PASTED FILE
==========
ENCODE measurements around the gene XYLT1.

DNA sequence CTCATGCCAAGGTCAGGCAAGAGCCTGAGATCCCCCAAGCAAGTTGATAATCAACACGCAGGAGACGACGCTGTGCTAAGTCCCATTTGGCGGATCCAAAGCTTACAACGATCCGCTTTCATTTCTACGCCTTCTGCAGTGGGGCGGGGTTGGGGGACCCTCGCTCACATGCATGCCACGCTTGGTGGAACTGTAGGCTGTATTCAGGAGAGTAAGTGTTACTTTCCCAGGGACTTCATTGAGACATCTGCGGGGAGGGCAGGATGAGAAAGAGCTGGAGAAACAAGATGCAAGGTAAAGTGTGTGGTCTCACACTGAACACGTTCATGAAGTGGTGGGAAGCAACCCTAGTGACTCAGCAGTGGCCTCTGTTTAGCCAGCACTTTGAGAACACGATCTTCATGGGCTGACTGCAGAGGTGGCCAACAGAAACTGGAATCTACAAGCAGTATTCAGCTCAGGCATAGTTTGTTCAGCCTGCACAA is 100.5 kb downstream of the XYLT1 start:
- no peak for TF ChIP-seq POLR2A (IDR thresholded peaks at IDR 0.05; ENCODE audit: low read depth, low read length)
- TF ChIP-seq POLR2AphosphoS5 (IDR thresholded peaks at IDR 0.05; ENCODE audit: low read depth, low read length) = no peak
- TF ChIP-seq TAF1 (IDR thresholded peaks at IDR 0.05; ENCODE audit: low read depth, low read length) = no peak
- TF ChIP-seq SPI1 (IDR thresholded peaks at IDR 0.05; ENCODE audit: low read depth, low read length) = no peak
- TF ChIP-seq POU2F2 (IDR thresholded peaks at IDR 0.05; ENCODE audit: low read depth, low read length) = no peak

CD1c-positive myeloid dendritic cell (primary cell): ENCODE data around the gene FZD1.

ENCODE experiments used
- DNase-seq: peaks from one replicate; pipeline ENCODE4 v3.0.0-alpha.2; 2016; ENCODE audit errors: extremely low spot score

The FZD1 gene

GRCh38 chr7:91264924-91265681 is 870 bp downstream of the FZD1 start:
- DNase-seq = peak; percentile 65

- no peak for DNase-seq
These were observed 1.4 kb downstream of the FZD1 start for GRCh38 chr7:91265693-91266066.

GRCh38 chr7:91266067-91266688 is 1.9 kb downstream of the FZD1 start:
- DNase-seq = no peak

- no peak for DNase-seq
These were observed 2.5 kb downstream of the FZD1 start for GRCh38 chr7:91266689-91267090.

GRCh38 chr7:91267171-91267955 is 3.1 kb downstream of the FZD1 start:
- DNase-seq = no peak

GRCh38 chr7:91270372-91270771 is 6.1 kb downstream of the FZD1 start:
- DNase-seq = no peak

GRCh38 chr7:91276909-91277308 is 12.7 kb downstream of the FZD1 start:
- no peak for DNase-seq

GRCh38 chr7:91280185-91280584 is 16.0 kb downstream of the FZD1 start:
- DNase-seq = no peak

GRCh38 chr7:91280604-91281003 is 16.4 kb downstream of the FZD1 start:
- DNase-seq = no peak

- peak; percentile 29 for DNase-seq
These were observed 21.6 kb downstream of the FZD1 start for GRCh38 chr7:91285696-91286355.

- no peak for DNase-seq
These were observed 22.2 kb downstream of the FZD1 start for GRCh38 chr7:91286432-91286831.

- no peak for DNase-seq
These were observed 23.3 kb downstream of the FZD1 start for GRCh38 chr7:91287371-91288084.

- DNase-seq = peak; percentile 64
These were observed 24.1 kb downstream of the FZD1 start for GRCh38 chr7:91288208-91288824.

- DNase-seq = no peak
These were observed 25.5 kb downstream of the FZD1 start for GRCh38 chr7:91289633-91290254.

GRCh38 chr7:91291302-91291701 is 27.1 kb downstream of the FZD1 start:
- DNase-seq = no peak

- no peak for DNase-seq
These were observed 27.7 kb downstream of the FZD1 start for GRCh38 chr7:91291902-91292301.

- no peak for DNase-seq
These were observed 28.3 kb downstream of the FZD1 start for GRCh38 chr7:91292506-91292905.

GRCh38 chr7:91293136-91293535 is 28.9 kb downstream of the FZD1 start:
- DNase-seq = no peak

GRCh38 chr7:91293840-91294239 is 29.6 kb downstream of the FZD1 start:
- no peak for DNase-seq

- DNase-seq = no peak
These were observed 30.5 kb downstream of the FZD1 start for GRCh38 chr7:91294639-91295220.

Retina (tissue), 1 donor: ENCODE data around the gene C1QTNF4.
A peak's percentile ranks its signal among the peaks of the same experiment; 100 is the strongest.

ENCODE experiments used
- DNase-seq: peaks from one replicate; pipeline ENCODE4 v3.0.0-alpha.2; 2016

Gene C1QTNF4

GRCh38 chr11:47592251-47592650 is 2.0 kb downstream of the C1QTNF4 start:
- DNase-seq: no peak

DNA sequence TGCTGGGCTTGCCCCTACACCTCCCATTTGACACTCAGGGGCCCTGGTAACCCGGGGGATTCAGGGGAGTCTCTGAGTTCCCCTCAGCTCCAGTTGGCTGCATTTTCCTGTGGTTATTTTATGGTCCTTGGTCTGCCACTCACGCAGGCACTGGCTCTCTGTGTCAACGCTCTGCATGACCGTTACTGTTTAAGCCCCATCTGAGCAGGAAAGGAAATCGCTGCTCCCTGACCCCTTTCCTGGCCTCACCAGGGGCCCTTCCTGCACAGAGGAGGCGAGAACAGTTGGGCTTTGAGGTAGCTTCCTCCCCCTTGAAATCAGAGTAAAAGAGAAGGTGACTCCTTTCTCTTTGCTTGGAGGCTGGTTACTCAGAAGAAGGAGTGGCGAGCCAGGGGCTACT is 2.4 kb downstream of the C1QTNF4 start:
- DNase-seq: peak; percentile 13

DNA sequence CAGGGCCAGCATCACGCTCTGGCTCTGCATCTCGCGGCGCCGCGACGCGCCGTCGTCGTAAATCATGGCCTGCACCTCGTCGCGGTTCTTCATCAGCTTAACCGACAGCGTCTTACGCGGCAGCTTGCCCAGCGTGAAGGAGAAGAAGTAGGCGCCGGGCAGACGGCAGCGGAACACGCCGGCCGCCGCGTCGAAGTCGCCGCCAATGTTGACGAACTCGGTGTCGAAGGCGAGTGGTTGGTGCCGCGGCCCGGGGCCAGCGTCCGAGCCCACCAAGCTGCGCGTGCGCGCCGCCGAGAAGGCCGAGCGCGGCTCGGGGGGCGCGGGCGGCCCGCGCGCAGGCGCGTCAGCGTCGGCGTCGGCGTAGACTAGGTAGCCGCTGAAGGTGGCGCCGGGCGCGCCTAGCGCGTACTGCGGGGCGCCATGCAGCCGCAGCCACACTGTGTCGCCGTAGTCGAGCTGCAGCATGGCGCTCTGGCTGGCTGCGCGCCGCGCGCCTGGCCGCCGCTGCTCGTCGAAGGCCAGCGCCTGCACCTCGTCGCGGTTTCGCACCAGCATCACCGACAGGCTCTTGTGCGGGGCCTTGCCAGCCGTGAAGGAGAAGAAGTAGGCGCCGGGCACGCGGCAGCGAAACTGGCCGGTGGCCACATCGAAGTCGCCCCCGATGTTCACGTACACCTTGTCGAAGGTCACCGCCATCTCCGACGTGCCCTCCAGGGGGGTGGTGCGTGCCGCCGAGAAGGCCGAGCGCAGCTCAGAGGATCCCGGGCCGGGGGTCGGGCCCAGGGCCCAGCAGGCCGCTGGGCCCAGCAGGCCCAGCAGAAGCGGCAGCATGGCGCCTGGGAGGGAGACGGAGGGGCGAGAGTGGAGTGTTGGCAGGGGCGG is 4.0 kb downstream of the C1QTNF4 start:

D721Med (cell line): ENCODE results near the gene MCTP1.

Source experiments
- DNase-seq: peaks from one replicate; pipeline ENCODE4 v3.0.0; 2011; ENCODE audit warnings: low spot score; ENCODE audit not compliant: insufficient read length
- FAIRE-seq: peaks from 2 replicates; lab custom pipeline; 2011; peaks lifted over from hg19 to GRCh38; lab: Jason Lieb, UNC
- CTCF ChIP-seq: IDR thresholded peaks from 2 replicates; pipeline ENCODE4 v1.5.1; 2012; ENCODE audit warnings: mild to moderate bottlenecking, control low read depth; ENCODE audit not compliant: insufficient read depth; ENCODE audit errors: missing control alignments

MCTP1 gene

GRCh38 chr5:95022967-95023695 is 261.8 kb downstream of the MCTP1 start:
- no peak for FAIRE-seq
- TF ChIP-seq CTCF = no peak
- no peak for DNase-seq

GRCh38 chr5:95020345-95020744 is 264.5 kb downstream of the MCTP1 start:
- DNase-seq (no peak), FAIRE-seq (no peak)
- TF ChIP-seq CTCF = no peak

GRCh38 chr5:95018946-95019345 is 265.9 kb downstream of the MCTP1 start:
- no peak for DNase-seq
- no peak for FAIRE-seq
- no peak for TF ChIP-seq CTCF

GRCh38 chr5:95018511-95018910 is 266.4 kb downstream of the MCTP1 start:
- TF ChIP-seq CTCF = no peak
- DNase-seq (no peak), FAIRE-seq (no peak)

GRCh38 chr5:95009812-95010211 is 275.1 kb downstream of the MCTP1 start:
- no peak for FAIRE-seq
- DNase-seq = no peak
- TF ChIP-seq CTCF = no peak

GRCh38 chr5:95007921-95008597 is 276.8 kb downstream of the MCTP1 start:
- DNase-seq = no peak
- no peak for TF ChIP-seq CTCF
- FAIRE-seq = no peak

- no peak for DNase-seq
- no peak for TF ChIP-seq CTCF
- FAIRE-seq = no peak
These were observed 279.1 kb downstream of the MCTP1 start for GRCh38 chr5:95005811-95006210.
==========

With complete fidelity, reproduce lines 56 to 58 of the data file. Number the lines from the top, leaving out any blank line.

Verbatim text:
Gene C1QTNF4

GRCh38 chr11:47592251-47592650 is 2.0 kb downstream of the C1QTNF4 start:
- DNase-seq: no peak